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Home BUSINESSFinnish cleantech industry keeps growing despite sluggish economy
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Thu, 15 May, 2014 12:43:46 AM
FTimes- Xinhua Report by Elina Xu, Li Jizhi, May 15
 
Affected by the weak global market demand, the export-oriented Finnish economy remained sluggish with GDP reducing by 1.4 percent in 2013.
     
The Finnish clean technology business achieved a growth by 5 percent last year, while paper-making, shipbuilding and some other traditional industries continued to decline.
     
According to the latest statistics issued by Cleantech Finland, the total turnover of the Finnish cleantech industry was up to 25.8 billion euros (35.8 billion U.S. dollars) in 2013, after a 15 percent surge in 2012.
     
"Urbanization and industrialization are global megatrends that cause significant environmental problems particularly in large growth markets like China and India," said Ilkka Homanen, director for cleantech industry of Finpro.
     
He added that these factors have created great global demand for Finnish cleantech expertise, in pace with environmental regulations being gradually developed in these countries.
   
A survey conducted by Cleantech Finland last year showed that 90 percent of participating companies intend to increase jobs in the next five years, 88 percent of them plan to expand into the emerging markets, and two thirds are going to invest more in the cleantech business, according to Kaisa Hernberg, executive director of Cleantech Finland.
     
Finnish cleantech companies have the world leading expertise in energy, material and water efficiency, bioenergy, biofuels, renewable energy, combined heat and power production and smart technologies.
   
In order to support the development of the cleantech industry, the Finnish government has made great investments, which have laid a solid foundation for the growth of the industry.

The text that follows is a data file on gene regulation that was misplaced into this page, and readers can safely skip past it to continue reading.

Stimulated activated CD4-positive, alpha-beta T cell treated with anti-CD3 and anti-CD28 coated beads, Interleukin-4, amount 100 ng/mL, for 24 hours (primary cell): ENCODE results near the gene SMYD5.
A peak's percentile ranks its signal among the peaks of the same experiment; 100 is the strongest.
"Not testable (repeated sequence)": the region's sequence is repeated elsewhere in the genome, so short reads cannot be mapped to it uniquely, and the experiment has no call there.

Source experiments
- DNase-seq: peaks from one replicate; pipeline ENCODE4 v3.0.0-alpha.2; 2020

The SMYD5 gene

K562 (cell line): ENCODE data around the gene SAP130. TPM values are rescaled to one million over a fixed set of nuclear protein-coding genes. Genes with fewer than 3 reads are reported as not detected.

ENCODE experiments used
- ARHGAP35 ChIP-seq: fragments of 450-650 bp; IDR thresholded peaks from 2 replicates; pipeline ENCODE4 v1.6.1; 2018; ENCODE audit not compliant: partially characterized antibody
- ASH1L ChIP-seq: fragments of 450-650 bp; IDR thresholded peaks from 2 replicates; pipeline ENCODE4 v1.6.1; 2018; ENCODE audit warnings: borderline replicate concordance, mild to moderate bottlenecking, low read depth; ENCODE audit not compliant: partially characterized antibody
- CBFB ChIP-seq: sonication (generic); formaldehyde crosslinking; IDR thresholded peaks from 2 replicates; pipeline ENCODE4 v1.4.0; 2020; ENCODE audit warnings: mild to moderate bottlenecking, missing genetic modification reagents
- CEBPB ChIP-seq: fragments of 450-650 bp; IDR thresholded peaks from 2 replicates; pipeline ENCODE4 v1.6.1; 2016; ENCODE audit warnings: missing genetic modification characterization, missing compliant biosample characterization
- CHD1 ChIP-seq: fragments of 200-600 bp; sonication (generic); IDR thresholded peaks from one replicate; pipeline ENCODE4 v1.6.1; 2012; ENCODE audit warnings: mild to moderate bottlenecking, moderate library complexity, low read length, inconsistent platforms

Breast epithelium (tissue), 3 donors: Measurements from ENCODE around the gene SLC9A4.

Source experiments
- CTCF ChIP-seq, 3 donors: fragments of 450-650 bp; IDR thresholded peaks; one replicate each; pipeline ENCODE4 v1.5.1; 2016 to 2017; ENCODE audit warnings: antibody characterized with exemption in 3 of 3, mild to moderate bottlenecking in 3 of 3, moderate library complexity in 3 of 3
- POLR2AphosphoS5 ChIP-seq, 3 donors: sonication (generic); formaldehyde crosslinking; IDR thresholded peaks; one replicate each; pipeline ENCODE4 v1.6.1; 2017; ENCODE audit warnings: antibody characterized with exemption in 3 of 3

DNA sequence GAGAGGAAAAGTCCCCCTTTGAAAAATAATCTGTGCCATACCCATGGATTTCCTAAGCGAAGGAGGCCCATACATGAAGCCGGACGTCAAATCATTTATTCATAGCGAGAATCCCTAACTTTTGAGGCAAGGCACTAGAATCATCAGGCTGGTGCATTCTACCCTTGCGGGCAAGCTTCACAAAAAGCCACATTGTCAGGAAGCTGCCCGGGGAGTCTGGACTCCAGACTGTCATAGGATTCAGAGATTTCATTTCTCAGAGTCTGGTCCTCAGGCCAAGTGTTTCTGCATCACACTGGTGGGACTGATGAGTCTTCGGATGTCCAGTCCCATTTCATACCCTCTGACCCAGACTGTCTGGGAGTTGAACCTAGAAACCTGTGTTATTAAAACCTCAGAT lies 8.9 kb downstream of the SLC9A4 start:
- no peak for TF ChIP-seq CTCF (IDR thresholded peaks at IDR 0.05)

"Finnish technology industries in particular have found in cleantech significant opportunities for renewal," said Kaisu Annala, director of the cleantech strategy program at the Finnish Ministry of Employment and the Economy.
   
Annala said that the aim of the Finnish government is to increase the total turnover of the Finnish cleantech industry to 50 billion euros and create 40 000 new jobs by 2020.
     
The Finnish cleantech industry is highly export-oriented. According to the survey, in 2013, the share of exports in the total turnover is 53 percent. Most of the products and services have been exported to Sweden, Germany, Russia, Britain and China.
     
The participating companies generally believed that the most promising markets in the next few years can be found in China.
     
Hernberg explained that since the Chinese government is investing heavily in environment, Finnish companies' interest in the emerging market is increasing.
     
Numerous Finnish cleantech companies made great progress in China last year. Oilon, for example, supplied 83 large-scale burners with a total value of 5 million euros to Beijing District Heating Company, for helping Beijing to replace coal combustion with natural gas.
     
In other parts of the world, the Finnish cleantech has also made breakthroughs. Kone applied its latest patented technology for the first time in a 195 meter tall tower in Singapore last year. The technology makes a breakthrough in energy efficiency in high-rise elevators, helping the tower to successfully "lose weight" and double the lifetime of a steel rope.
   
In addition, Metso built Asia's largest biomass plant in Dangjin city, South Korea, and Fortum constructed the first power plant in Baltic region that uses municipal waste and biomass as fuels.
 
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